What to Pack for Ireland in February

If you are wondering what to pack for Ireland in February, then you’ve come to the right place. With my local’s knowledge of Ireland in February, you will discover exactly what you need on your packing list for Ireland in February.

If you are going to be spending time during February in Ireland, then you might be wondering what to pack to ensure you are comfortable.

February can be an unpredictable month. It is cold but not as cold as January by a degree or two. It can, however, be quite wet and windy thanks to storms.

Average daily temperatures during February in Ireland are 7˚C/45F by day and 3˚C/37F by night.

When packing for Ireland in February, you need to go prepared for cold, wind and rain and pack accordingly. This is where this post comes in useful, with details about what to pack and ideas for what to wear in Ireland in February.

*This post contains affiliate links, which may include Amazon affiliate links. To read more about affiliate links, please visit my Disclosure Policy page.

What to Pack for Ireland in February

The biggest aim for a packing list for Ireland in February is to remain warm and dry. With daytime temperatures averaging 7˚C, and night-time temperatures averaging around 3˚C, layers and warm clothing is a must for this month.

Packing list for Ireland in February – Clothing

Weatherproof Clothing and Equipment

The biggest thing to consider for February in Ireland is warm and weatherproof clothing. This means winter coats and rain gear. This goes for the whole family, whether you are travelling to Ireland as a couple, a group of friends, or with kids.

A heavy, warm winter coat is going to be a must. Down jackets and coats are a good choice for February in Ireland. They will provide all the warmth you will need for cold days and evenings. Ideally, for ladies, go for something that is longer for added comfort.

A picture of a woman and young boy standing on some stones wearing winter coats

If you already have a winter coat or jacket but are unsure if it is waterproof, then add a packable rain jacket to your list, something you can slip into your day bag for Ireland.

Another good thing to bring with you is some waterproof over-trousers that you can slip on when out and about and the rain starts. These usually pack down small and can be the difference between dry pants while sightseeing and exploring, or wet legs and bums!

Another must for your packing list for Ireland in February is waterproof boots or hiking shoes. With frequent rain, wet feet are a big possibility while exploring the natural landmarks of Ireland and other famous sites such as the Rock of Cashel or Glendalough.

A picture of the bottom half ot two hikers wearing technical pants and hiking shoes or boots

Personally I have a pair of waterproof Merrell women’s hiking shoes which I always bring to Ireland, no matter the season. They are comfortable to wear and keep my feet dry.

And finally, a good addition to your day bag would be a windproof umbrella. With wet and windy days common during February, an umbrella that won’t blow away with the wind to use while going from your car/transport indoors would be useful.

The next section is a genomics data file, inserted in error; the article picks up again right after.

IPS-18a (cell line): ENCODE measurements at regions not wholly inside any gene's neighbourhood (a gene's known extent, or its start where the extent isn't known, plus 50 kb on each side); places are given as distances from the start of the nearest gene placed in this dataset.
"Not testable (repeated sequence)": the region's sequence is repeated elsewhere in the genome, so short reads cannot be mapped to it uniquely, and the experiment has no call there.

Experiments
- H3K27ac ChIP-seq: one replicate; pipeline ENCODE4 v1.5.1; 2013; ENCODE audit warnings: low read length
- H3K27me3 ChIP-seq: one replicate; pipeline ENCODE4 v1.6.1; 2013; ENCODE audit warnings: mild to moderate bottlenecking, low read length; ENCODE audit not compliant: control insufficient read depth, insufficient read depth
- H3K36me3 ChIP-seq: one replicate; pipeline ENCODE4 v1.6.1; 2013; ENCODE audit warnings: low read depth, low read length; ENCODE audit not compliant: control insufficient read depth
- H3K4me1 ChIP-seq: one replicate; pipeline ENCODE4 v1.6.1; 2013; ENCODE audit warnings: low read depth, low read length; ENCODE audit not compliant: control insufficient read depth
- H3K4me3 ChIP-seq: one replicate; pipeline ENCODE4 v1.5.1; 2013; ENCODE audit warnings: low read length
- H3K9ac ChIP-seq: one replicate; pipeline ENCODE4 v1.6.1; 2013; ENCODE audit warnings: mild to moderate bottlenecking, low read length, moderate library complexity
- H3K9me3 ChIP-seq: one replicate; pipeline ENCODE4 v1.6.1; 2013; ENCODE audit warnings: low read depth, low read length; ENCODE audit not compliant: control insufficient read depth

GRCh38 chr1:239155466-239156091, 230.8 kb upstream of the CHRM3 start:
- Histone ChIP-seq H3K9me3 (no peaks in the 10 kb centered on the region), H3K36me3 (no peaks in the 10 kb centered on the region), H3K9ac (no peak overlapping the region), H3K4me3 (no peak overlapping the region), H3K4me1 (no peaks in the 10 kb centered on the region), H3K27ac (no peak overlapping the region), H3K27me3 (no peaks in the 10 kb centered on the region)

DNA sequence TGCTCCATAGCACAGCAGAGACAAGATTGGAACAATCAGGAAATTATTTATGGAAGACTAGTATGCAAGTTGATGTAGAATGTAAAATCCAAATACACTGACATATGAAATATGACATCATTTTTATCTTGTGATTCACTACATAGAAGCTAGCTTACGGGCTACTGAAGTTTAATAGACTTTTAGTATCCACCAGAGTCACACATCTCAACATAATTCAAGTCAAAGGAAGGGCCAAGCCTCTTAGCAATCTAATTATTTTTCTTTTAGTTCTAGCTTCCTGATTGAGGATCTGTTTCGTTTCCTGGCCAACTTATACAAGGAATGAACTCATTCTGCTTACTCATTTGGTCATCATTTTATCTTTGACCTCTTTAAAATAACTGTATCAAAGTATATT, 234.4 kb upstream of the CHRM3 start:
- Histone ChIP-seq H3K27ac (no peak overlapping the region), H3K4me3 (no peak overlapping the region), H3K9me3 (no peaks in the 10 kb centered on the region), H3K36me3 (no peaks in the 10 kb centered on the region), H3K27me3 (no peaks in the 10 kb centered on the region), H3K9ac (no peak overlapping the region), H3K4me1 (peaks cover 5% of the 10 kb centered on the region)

Clothing essentials

As already mentioned, the aim of your packing list for February in Ireland is warmth and weatherproof. Since we’ve covered dry above, lets look to warmth now.

Layering is ideal as you will find indoor places such as shops, museums and restaurants warm compared to outside. So being able to remove layers easily is advised. Here is a concise list of clothing that each member of your travel party will need.

Hat, gloves and scarf – To help keep warm outside.

A picture of a beige woollen hat and scarf and a set of black woollen gloves, essentials to pack for Ireland during winter, spring and autumn

Fleece tops – These are ideal elements for a layering system. They are lightweight, versatile and warm.

Wool sweater – Whether you opt to bring one with you or buy your wool sweater in Ireland as an Irish souvenir, a wool sweater is a good addition to your winter clothing for Ireland. If you are going to buy your sweater in Ireland, make sure to buy it early in your trip so you can weather it for the rest of your trip and leave space in your suitcase for bringing it home afterward.

A picture of two shelves containing woollen winter jumpers

Flannel shirt – These can be useful daytime tops for both men and women and can easily be teamed with fleece tops or a woollen sweater.

T-shirts – Make sure to pack a few t-shirts, either short or long-sleeved, whichever is your preference.

Jeans – Jeans are a staple to any Irish wardrobe and can be worn anywhere and any time of the day or night. Pair them with a flannel shirt and sweater for daytime and with a less casual top for evening wear.

Technical pants – When shopping for these types of pants for packing for Ireland, opt for water-resistant versions that dry quickly. They are a great alternative to jeans, especially for outside the cities where you are more likely to be hiking or exploring outdoors. Lined technical pants are best for winter in Ireland.

Wool socks – A few pairs of wool socks are advisable for your packing list. These will keep your feet warm while wicking away moisture.

Base layers – Depending on how much the cold affects you, a set of base layers for particularly cold days might be worth packing. I and my son have used base layers in Ireland during a trip in March and April as we were coming from a warmer climate. They kept us nice and warm, even when the wind was bitingly cold.

Long sleeve cardigan – A long sleeve cardigan for ladies would be great for evenings in restaurants or your hotel bar for keeping chills off you.